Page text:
In a country reported to have a high incidence rate of non communicable diseases one of the issues causing Bajan tongues to wag violently is the increase in the excise tax on ‘sweet drinks’. During last month’s budget presentation Prime Minister Mia Mottley decreed that effective 1 April 2022 (today) the excise tax on sweet drinks increases by 20%.
On the face of it one would have assumed the imposition of a sin tax in the prevailing circumstances should be accepted for what it is. Instead many Bajans are expressing that it is a revenue grab instead of part of a holistic approach to tackling the health of the nation.
It seems ridiculous any government should have to legislate to encourage individuals to take responsibility for health decisions, such is the reality; people have to be protected from themselves. The government needs to tax citizens to ensure a balanced budget and at the same time implement effective policies to ensure there is a seamless relationship between achieving financial and non financial targets. Bad decisions taken by SOME Barbadians ultimately effect ALL Barbadians in the pockets.
Can we agree a national debate promoting a healthy lifestyle given the high incidence of NCDs is a good thing? The ‘proposed’ increase in the price of sweet drinks has triggered a national discussion, mission achieved. The blogmaster deliberately used the word proposed because a feature of the Mottley government has been to back out or delay a few decisions taken. Latest example is the postponement of breathalyzer testing because a metered taxi rate system needs to be implemented. You simply cannot make this stuff up.
There is voluminous information to support the conclusion sweet drinks have a high calorific content and therefore high consumption by individuals is likely to negatively impact ones health. The evidence is apparent that the current health trajectory Barbados is on must be interrupted. While we jabber away money must be found to pay for lifestyle choices made by Barbadians. If we want to drink sweet drinks and exhale smoke from our nostrils like Portvale factory, we must pay for it. A good government has to provide leadership that redounds to the benefit of the nation. There are numerous risk factors to manage as it relates to a healthy lifestylke, it is established sweet drinks contribute negatively to the risk factors associated with NCDs.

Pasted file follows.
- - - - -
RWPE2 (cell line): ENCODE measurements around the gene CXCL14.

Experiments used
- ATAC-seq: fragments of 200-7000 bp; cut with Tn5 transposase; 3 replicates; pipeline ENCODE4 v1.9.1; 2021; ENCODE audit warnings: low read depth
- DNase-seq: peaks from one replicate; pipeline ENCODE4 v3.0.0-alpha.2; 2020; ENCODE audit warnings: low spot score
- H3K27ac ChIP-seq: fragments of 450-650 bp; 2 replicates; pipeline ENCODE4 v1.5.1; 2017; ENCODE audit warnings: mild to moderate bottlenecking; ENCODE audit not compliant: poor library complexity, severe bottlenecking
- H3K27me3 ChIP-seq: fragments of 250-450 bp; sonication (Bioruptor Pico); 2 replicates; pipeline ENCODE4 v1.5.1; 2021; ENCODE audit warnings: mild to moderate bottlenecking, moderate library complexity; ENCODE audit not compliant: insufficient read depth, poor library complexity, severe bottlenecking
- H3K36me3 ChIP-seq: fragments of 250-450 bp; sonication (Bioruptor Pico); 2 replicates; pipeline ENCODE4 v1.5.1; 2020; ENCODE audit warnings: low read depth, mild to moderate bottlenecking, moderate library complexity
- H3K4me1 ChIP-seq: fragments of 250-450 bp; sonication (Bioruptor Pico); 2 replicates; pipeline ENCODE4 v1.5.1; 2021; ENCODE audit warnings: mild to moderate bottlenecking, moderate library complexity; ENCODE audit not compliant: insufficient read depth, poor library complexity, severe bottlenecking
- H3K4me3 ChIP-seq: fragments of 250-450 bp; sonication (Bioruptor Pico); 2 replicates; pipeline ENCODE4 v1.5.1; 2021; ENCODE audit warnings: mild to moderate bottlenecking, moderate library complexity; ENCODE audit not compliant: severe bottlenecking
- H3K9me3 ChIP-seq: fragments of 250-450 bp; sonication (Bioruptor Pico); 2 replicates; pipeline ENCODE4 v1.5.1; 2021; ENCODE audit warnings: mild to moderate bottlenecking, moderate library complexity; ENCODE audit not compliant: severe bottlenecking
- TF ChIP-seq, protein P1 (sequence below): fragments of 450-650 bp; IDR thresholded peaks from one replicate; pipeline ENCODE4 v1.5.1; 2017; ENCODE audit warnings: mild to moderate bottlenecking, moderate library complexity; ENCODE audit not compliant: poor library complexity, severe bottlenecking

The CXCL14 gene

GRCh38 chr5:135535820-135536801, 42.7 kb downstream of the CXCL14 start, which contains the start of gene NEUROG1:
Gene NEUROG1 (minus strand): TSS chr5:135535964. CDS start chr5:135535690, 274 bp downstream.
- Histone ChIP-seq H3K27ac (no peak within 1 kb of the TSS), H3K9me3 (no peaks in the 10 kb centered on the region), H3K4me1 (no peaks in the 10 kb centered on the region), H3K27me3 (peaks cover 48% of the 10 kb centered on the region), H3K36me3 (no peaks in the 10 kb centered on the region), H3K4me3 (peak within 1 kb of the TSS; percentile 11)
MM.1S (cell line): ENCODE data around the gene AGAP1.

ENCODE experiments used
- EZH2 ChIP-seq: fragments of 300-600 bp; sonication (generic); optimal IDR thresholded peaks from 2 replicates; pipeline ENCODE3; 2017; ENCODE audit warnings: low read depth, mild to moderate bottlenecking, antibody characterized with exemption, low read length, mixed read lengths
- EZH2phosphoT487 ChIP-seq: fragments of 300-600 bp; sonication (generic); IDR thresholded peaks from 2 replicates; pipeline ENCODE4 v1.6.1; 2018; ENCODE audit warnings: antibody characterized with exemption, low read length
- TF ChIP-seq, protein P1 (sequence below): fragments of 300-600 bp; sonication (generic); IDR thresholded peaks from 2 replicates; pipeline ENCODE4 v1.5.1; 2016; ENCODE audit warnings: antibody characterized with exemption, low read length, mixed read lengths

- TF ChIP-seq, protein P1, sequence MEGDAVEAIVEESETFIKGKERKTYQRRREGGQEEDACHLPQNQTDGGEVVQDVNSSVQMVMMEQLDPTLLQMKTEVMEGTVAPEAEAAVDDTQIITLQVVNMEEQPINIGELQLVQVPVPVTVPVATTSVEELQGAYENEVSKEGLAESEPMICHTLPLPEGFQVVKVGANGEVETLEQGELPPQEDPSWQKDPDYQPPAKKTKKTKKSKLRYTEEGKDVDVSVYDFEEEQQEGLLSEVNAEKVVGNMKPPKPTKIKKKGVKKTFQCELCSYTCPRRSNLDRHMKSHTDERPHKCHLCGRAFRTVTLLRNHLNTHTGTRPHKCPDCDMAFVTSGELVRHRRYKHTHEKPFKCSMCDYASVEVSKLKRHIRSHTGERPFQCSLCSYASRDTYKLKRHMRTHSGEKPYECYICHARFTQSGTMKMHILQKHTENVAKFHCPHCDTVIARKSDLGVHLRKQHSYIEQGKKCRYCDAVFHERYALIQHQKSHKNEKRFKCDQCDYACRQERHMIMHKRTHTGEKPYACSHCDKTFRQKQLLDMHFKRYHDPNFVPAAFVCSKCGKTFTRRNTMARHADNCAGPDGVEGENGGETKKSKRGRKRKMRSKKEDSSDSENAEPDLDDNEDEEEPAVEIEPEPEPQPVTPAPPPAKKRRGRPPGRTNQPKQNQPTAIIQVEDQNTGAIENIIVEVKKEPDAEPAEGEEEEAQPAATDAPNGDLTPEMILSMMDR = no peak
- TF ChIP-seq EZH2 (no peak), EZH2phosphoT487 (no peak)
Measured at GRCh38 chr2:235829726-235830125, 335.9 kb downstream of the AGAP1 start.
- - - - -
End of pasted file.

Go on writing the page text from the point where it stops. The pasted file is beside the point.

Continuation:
The blogmaster looks forward to those in the public and private sector charged with healthcare working together to implement effective measures to save Barbadians from themselves.
See relevant link:
Sugary Drinks Harvard T.H. Chan School of Public Health
“Am sorry, but never set out to be a BU teacher, that is
and will NEVER be my intent…you have the wrong person…”
“…uosɹǝd ƃuoɹʍ ǝɥʇ ǝʌɐɥ noʎ…ʇuǝʇuᴉ ʎɯ ǝq ɹƎΛƎN llᴉʍ puɐ
sᴉ ʇɐɥʇ ‘ɹǝɥɔɐǝʇ ∩q ɐ ǝq oʇ ʇno ʇǝs ɹǝʌǝu ʇnq ‘ʎɹɹos ɯ∀”
you didn’t answer the question
and should give it reflection
if the answer is Wuraola
what was the question?
Learn to pronounce antithesis
If you want to be a good teacher
you must be sweet like sugar
and not the apotheosis of polrumptious* and obstropolous**
(*/**) describing someone who’s grumpy, argumentative, and totally convinced that they’re right.
tell that to those on BU to teach….again……SHARING INFORMATION IS THE ONLY GOAL…and does not require any of your load of crap…
and looking to make friends and grow followers is not part of the agenda…, it’s straight forward, cut and dried…who understands that will, who don’t, tough….and proves my point about the inability to understand BASIC ENGLISH…
Apply sweet tax in tiers, says manufacturer – Apply sweet tax in tiers, says manufacturer:
Today’s Nation Editorial
re SHARING INFORMATION IS THE ONLY GOAL
really? it is about SHARING the CORRECT PERTINENT PRACTICAL INFORMATION PERRENNIALLY
WE HAVE NOT DONE THIS HERE OR ON THE ISLAND FOR THIS ISSSUE NOR HAVE WE DONE IT FOR COVID 19, BUT WE HAVE CHATTERED AT LENGTH AND WE HAVE NOT BEEN ABLE TO LEARN FROM GOOD SOLID ADVICE
O TE MISERUM
April 8, 2022 5:47 AM
Every single penny must count. The old-fashioned approach of cutting and contriving has to return to the front burner. We are not suggesting a wholesale adoption of former Prime Minister Owen Arthur’s advice that we should get back to the kitchen garden.
Yet a change in our buying and eating habits is necessary. Some of the most traditional foods cost much less than the fashionable but newer fare.
An obvious benefit to our country is that, as the medical experts tell us, the fibre content of the complex carbohydrates of traditional foods will almost certainly provide a healthier, higher and better quality life for those sensible enough to choose this traditional approach to making and consuming food.
@ David [BU]:
It seems your mainstream media ‘colleagues/competitors are slowly coming around to the idea of imposing a FAT TAX (which, euphemistically speaking, can be labelled the NCD Levy) on Fast Food (aka slow poisoning) outlets whose annual sales exceeds the VAT registration threshold.
Maybe a bigger push of this idea from yourself and the likes of Kammie Holder could see the imposition of such a levy in the same manner that the recent increase in the “Sweet Drink” levy is expected to realize a reduction in diabetes among Bajans.
Basing the argument on ‘the polluter pays principle, why not frontload the ‘known’ future costs of care for those stricken with the NCDs the same way the users of alcohol and tobacco are burdened with taxation?
Haloute is a significant campaign donor?